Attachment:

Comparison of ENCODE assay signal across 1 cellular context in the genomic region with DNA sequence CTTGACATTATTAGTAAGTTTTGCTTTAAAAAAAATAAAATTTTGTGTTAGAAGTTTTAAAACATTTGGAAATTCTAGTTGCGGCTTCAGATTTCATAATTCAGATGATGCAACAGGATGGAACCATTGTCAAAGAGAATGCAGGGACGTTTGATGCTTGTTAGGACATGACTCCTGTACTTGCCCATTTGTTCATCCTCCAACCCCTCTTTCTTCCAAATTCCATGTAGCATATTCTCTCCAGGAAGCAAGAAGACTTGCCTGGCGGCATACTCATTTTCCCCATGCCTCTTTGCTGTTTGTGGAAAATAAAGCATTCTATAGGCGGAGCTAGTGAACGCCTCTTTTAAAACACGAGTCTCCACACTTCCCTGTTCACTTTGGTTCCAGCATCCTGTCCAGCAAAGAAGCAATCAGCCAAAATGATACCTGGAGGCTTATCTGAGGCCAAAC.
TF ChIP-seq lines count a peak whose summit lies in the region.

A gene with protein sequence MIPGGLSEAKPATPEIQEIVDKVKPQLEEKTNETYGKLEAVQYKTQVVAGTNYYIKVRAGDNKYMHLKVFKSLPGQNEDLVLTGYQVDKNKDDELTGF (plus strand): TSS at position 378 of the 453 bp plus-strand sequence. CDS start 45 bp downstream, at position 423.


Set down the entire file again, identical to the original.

Comparison of ENCODE assay signal across 1 cellular context in the genomic region with DNA sequence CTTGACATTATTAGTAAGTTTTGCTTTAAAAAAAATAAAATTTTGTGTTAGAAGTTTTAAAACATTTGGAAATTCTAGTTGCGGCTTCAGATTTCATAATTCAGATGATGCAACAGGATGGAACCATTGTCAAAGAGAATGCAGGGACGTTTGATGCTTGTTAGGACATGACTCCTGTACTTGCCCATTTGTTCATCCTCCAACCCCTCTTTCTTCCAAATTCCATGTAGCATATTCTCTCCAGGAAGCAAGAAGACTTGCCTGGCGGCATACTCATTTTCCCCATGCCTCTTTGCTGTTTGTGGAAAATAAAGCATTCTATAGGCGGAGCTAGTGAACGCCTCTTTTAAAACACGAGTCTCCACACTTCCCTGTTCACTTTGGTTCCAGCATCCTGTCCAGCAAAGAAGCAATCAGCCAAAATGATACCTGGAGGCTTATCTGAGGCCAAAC.
TF ChIP-seq lines count a peak whose summit lies in the region.

A gene with protein sequence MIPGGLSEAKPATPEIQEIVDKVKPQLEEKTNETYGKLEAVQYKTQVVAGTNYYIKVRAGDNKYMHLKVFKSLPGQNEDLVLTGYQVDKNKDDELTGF (plus strand): TSS at position 378 of the 453 bp plus-strand sequence. CDS start 45 bp downstream, at position 423.